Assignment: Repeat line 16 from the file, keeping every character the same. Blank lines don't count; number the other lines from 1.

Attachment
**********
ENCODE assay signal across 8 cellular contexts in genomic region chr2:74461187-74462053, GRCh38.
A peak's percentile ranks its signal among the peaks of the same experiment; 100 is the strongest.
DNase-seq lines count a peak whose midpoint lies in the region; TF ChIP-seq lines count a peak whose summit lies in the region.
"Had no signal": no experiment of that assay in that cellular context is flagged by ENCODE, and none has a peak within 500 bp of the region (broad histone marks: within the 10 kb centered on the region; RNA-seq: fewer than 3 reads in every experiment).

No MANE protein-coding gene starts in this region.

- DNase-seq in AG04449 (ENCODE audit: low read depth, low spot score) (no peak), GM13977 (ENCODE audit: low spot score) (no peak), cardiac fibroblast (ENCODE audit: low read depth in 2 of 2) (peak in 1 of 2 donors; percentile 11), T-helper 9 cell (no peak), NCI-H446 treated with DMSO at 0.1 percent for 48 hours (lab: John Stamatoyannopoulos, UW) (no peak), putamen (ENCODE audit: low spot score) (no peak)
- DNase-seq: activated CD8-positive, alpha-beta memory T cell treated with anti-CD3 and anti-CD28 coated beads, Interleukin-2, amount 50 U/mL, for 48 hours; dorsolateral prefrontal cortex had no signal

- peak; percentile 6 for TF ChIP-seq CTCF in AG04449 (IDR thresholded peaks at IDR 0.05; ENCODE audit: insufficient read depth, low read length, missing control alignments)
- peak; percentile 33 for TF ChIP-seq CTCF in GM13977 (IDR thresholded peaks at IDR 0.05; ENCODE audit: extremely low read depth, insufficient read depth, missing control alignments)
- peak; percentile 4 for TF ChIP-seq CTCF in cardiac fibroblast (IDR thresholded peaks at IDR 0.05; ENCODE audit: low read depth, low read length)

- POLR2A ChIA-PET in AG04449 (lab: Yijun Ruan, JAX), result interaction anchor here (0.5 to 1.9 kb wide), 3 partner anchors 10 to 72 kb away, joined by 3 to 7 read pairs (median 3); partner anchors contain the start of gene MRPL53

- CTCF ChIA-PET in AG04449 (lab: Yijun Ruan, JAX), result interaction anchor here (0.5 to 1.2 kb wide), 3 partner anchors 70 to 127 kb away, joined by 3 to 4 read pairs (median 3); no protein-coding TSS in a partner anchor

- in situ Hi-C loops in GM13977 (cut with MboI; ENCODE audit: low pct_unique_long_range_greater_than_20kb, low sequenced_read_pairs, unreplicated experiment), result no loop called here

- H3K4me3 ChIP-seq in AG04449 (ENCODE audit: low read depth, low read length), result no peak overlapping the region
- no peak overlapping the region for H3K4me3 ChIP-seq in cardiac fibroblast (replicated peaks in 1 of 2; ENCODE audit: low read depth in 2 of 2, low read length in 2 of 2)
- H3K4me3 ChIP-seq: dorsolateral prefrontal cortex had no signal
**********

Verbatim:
- H3K4me3 ChIP-seq: dorsolateral prefrontal cortex had no signal